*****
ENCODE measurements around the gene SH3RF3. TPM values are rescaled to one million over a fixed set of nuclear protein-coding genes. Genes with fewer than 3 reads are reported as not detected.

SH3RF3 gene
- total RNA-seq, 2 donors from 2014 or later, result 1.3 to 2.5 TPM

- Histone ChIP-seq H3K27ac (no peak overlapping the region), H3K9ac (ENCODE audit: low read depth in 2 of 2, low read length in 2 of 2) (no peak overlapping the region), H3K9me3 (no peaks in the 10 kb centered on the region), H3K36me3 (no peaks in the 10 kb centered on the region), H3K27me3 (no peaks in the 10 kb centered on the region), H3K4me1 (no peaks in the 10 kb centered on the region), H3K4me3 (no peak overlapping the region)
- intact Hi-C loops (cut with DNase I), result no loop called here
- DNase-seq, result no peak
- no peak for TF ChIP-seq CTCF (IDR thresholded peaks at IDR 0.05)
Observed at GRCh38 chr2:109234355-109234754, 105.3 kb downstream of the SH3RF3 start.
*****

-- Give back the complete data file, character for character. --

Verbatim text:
ENCODE measurements around the gene SH3RF3. TPM values are rescaled to one million over a fixed set of nuclear protein-coding genes. Genes with fewer than 3 reads are reported as not detected.

SH3RF3 gene
- total RNA-seq, 2 donors from 2014 or later, result 1.3 to 2.5 TPM

- Histone ChIP-seq H3K27ac (no peak overlapping the region), H3K9ac (ENCODE audit: low read depth in 2 of 2, low read length in 2 of 2) (no peak overlapping the region), H3K9me3 (no peaks in the 10 kb centered on the region), H3K36me3 (no peaks in the 10 kb centered on the region), H3K27me3 (no peaks in the 10 kb centered on the region), H3K4me1 (no peaks in the 10 kb centered on the region), H3K4me3 (no peak overlapping the region)
- intact Hi-C loops (cut with DNase I), result no loop called here
- DNase-seq, result no peak
- no peak for TF ChIP-seq CTCF (IDR thresholded peaks at IDR 0.05)
Observed at GRCh38 chr2:109234355-109234754, 105.3 kb downstream of the SH3RF3 start.